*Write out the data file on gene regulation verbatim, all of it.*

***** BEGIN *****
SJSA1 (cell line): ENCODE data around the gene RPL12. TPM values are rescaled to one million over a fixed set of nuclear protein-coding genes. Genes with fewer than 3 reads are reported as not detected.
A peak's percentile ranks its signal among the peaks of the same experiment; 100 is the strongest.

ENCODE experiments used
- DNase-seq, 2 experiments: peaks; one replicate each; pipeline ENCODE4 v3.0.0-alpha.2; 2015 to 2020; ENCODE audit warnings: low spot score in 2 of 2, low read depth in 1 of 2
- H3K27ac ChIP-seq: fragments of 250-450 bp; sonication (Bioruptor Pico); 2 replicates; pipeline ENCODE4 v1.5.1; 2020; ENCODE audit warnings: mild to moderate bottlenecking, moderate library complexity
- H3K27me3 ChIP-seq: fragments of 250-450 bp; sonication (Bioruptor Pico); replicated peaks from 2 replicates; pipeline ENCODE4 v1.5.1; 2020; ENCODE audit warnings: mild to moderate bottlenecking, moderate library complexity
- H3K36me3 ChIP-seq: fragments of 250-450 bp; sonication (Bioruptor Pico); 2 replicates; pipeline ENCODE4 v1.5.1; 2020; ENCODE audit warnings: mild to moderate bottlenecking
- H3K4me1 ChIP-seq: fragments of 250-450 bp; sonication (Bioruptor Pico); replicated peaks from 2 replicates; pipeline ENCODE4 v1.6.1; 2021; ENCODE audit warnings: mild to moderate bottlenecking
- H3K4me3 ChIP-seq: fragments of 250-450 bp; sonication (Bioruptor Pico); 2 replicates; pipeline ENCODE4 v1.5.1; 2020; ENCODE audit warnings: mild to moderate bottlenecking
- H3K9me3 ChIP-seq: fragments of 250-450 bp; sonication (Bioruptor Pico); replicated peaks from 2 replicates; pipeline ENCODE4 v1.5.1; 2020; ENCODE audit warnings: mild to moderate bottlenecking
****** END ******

SJSA1 (cell line): ENCODE data around the gene RPL12. TPM values are rescaled to one million over a fixed set of nuclear protein-coding genes. Genes with fewer than 3 reads are reported as not detected.
A peak's percentile ranks its signal among the peaks of the same experiment; 100 is the strongest.

ENCODE experiments used
- DNase-seq, 2 experiments: peaks; one replicate each; pipeline ENCODE4 v3.0.0-alpha.2; 2015 to 2020; ENCODE audit warnings: low spot score in 2 of 2, low read depth in 1 of 2
- H3K27ac ChIP-seq: fragments of 250-450 bp; sonication (Bioruptor Pico); 2 replicates; pipeline ENCODE4 v1.5.1; 2020; ENCODE audit warnings: mild to moderate bottlenecking, moderate library complexity
- H3K27me3 ChIP-seq: fragments of 250-450 bp; sonication (Bioruptor Pico); replicated peaks from 2 replicates; pipeline ENCODE4 v1.5.1; 2020; ENCODE audit warnings: mild to moderate bottlenecking, moderate library complexity
- H3K36me3 ChIP-seq: fragments of 250-450 bp; sonication (Bioruptor Pico); 2 replicates; pipeline ENCODE4 v1.5.1; 2020; ENCODE audit warnings: mild to moderate bottlenecking
- H3K4me1 ChIP-seq: fragments of 250-450 bp; sonication (Bioruptor Pico); replicated peaks from 2 replicates; pipeline ENCODE4 v1.6.1; 2021; ENCODE audit warnings: mild to moderate bottlenecking
- H3K4me3 ChIP-seq: fragments of 250-450 bp; sonication (Bioruptor Pico); 2 replicates; pipeline ENCODE4 v1.5.1; 2020; ENCODE audit warnings: mild to moderate bottlenecking
- H3K9me3 ChIP-seq: fragments of 250-450 bp; sonication (Bioruptor Pico); replicated peaks from 2 replicates; pipeline ENCODE4 v1.5.1; 2020; ENCODE audit warnings: mild to moderate bottlenecking